Definition Edit

An integrated justice information system is an information system

that encompasses more than one agency and enables access, collection, use, and dissemination of critical information at key decision points throughout the justice process, including the capability to automatically query regional, statewide, and national databases and to report key transactions regarding people and cases to local, regional, statewide, and national systems.

Overview Edit

The desire for the integration of justice systems has grown from the need to improve the operation of the justice enterprise by eliminating duplication of effort, delays in information transmittal, barriers to accessing information, and scheduling and case management bottlenecks. Many of these problems resulted from implementing individual technology solutions in the past without assessing how these technologies interoperate across the justice enterprise. Today’s technologies, when applied in a strategic fashion, hold the promise of reduced paperwork, quick information capturing, broad transmittal and access capabilities, improved information quality, and reduced long-term costs.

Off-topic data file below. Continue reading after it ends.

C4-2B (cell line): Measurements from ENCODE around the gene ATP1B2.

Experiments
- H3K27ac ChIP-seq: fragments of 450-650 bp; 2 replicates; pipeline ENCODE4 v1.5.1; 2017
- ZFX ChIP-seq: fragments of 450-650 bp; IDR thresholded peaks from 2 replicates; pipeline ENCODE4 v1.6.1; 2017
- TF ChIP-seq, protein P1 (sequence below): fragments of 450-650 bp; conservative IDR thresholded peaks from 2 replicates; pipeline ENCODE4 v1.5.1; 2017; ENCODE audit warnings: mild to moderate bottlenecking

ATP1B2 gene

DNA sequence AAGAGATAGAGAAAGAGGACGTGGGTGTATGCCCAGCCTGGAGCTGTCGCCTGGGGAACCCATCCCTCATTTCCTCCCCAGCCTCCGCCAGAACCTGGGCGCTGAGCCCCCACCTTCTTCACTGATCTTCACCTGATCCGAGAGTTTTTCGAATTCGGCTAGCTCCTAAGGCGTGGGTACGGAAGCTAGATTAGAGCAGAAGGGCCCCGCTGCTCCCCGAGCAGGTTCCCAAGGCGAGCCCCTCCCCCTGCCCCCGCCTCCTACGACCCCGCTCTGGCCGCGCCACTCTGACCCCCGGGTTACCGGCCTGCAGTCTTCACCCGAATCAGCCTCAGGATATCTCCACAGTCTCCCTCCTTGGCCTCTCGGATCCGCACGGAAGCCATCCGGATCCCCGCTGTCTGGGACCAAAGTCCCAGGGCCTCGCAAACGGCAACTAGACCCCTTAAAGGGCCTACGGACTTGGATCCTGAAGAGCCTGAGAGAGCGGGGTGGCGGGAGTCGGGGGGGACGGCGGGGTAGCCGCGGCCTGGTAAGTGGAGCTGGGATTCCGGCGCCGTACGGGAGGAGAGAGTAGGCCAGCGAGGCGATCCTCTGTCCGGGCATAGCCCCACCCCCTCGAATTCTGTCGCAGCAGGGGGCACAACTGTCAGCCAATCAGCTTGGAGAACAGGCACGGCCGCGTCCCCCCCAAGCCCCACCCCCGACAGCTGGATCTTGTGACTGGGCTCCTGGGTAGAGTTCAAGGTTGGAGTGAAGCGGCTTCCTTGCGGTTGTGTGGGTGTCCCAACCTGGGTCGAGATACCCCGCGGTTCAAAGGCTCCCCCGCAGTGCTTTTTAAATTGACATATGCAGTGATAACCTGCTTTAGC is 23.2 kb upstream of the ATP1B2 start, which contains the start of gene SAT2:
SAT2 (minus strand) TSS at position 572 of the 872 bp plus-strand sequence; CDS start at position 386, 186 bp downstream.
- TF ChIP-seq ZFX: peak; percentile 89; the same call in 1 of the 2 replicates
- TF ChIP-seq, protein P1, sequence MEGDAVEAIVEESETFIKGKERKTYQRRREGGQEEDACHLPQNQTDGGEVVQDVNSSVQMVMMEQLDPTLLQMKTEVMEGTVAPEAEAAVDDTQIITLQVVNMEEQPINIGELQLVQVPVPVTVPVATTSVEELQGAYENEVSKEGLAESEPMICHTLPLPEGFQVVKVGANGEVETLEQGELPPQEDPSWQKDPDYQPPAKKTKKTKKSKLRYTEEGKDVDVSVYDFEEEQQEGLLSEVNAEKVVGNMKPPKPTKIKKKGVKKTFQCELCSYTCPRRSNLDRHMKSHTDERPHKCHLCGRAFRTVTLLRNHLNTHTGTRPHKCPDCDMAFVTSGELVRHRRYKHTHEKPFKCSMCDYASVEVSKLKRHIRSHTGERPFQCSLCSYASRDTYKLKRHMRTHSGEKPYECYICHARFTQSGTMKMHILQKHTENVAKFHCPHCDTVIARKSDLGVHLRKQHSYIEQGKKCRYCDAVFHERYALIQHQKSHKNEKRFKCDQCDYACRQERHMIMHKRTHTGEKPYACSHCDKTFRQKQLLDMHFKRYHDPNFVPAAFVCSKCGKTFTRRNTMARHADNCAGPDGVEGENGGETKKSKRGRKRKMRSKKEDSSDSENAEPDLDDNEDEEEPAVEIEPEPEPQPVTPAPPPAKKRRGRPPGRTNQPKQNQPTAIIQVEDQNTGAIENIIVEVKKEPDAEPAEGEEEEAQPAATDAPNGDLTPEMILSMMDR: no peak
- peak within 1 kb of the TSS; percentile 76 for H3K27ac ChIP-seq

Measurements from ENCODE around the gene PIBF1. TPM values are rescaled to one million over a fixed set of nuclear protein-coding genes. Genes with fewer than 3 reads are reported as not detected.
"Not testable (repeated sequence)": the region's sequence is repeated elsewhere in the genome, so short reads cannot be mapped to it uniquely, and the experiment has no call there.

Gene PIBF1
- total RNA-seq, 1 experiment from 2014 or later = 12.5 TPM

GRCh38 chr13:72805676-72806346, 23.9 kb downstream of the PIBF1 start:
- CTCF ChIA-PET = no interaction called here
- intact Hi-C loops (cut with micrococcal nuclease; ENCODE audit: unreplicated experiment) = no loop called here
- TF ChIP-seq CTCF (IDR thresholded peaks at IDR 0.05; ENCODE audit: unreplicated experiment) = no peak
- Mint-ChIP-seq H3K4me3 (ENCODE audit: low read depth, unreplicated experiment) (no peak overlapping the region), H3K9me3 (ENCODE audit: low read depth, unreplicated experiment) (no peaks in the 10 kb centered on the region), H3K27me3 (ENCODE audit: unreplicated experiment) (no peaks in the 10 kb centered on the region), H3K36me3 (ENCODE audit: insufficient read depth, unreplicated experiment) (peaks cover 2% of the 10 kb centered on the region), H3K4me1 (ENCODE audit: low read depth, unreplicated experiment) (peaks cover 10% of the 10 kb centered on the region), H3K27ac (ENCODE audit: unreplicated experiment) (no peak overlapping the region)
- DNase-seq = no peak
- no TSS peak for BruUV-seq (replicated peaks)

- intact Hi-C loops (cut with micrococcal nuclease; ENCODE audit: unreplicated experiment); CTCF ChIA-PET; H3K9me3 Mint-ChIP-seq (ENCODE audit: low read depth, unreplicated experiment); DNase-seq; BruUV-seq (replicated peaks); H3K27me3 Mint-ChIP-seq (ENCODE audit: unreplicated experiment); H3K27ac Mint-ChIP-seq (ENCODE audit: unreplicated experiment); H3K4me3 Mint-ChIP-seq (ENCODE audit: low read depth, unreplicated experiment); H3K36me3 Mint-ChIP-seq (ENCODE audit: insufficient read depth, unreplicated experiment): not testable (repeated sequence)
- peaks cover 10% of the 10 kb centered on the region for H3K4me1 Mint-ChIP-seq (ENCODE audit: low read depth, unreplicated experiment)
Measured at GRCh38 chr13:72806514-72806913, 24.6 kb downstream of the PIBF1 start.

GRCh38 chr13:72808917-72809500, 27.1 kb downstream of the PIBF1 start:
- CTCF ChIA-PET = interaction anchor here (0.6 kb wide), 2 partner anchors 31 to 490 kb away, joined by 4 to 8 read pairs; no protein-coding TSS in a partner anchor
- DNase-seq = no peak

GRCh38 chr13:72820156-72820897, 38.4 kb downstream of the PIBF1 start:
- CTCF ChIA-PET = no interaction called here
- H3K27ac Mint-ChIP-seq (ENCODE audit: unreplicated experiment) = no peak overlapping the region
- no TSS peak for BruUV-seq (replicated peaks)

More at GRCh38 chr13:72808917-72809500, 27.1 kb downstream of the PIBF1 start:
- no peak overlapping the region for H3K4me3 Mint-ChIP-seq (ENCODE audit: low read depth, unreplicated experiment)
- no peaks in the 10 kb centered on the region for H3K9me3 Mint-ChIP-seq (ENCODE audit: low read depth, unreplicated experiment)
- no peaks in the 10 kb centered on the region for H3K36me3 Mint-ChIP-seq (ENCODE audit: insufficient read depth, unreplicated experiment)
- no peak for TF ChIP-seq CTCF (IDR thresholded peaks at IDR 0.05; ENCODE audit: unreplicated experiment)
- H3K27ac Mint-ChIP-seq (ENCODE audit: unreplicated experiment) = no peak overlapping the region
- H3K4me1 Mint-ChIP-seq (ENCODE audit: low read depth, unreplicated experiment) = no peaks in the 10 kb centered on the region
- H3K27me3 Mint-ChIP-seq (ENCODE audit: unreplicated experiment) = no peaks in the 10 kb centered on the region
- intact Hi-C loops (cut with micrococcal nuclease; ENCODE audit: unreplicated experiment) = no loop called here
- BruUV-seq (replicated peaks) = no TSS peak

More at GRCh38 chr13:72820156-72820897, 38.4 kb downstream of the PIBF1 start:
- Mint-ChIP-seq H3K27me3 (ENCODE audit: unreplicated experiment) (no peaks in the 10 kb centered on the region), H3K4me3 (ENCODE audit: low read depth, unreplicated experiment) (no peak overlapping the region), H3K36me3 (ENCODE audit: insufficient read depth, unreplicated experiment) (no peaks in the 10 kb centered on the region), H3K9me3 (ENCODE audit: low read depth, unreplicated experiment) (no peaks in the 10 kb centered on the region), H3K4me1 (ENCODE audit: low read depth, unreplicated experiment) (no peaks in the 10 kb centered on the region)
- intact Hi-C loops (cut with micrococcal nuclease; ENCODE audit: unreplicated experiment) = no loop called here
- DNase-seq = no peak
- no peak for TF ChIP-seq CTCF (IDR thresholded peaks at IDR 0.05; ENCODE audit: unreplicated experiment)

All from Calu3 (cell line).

Source Edit

Ad blocker interference detected!

Wikia is a free-to-use site that makes money from advertising. We have a modified experience for viewers using ad blockers

Wikia is not accessible if you’ve made further modifications. Remove the custom ad blocker rule(s) and the page will load as expected.